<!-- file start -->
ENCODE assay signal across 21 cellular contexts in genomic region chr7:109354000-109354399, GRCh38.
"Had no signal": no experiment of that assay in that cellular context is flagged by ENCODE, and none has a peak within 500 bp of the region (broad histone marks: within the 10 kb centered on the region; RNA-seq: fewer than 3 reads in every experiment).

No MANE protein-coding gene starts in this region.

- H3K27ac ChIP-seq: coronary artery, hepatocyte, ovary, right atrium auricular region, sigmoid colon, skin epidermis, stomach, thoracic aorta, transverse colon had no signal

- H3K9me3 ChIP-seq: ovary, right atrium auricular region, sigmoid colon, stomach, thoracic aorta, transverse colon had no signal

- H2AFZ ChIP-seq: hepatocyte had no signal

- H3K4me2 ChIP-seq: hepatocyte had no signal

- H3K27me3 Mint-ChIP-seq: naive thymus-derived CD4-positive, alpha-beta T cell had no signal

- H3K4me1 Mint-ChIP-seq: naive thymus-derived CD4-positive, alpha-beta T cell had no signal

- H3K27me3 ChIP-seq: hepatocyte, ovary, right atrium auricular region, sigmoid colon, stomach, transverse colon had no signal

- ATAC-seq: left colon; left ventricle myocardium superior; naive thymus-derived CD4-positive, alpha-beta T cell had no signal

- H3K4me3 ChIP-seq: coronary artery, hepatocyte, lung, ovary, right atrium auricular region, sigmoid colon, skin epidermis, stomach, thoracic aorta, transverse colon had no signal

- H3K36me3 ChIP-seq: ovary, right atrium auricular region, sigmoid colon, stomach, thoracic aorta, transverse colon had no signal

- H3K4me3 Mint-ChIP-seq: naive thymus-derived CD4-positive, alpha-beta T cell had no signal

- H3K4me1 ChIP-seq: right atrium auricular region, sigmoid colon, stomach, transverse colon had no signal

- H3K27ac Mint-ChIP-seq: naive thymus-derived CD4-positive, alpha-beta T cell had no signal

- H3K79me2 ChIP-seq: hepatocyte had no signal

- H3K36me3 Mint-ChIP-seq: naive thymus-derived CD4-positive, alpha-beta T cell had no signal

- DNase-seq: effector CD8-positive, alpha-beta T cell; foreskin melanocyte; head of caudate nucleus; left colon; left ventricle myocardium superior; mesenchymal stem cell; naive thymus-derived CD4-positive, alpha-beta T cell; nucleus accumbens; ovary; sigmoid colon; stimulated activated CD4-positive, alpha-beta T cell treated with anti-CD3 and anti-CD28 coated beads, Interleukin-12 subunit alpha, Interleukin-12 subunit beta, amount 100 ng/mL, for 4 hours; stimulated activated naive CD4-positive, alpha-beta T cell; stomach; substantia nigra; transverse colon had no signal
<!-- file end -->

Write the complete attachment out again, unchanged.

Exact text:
ENCODE assay signal across 21 cellular contexts in genomic region chr7:109354000-109354399, GRCh38.
"Had no signal": no experiment of that assay in that cellular context is flagged by ENCODE, and none has a peak within 500 bp of the region (broad histone marks: within the 10 kb centered on the region; RNA-seq: fewer than 3 reads in every experiment).

No MANE protein-coding gene starts in this region.

- H3K27ac ChIP-seq: coronary artery, hepatocyte, ovary, right atrium auricular region, sigmoid colon, skin epidermis, stomach, thoracic aorta, transverse colon had no signal

- H3K9me3 ChIP-seq: ovary, right atrium auricular region, sigmoid colon, stomach, thoracic aorta, transverse colon had no signal

- H2AFZ ChIP-seq: hepatocyte had no signal

- H3K4me2 ChIP-seq: hepatocyte had no signal

- H3K27me3 Mint-ChIP-seq: naive thymus-derived CD4-positive, alpha-beta T cell had no signal

- H3K4me1 Mint-ChIP-seq: naive thymus-derived CD4-positive, alpha-beta T cell had no signal

- H3K27me3 ChIP-seq: hepatocyte, ovary, right atrium auricular region, sigmoid colon, stomach, transverse colon had no signal

- ATAC-seq: left colon; left ventricle myocardium superior; naive thymus-derived CD4-positive, alpha-beta T cell had no signal

- H3K4me3 ChIP-seq: coronary artery, hepatocyte, lung, ovary, right atrium auricular region, sigmoid colon, skin epidermis, stomach, thoracic aorta, transverse colon had no signal

- H3K36me3 ChIP-seq: ovary, right atrium auricular region, sigmoid colon, stomach, thoracic aorta, transverse colon had no signal

- H3K4me3 Mint-ChIP-seq: naive thymus-derived CD4-positive, alpha-beta T cell had no signal

- H3K4me1 ChIP-seq: right atrium auricular region, sigmoid colon, stomach, transverse colon had no signal

- H3K27ac Mint-ChIP-seq: naive thymus-derived CD4-positive, alpha-beta T cell had no signal

- H3K79me2 ChIP-seq: hepatocyte had no signal

- H3K36me3 Mint-ChIP-seq: naive thymus-derived CD4-positive, alpha-beta T cell had no signal

- DNase-seq: effector CD8-positive, alpha-beta T cell; foreskin melanocyte; head of caudate nucleus; left colon; left ventricle myocardium superior; mesenchymal stem cell; naive thymus-derived CD4-positive, alpha-beta T cell; nucleus accumbens; ovary; sigmoid colon; stimulated activated CD4-positive, alpha-beta T cell treated with anti-CD3 and anti-CD28 coated beads, Interleukin-12 subunit alpha, Interleukin-12 subunit beta, amount 100 ng/mL, for 4 hours; stimulated activated naive CD4-positive, alpha-beta T cell; stomach; substantia nigra; transverse colon had no signal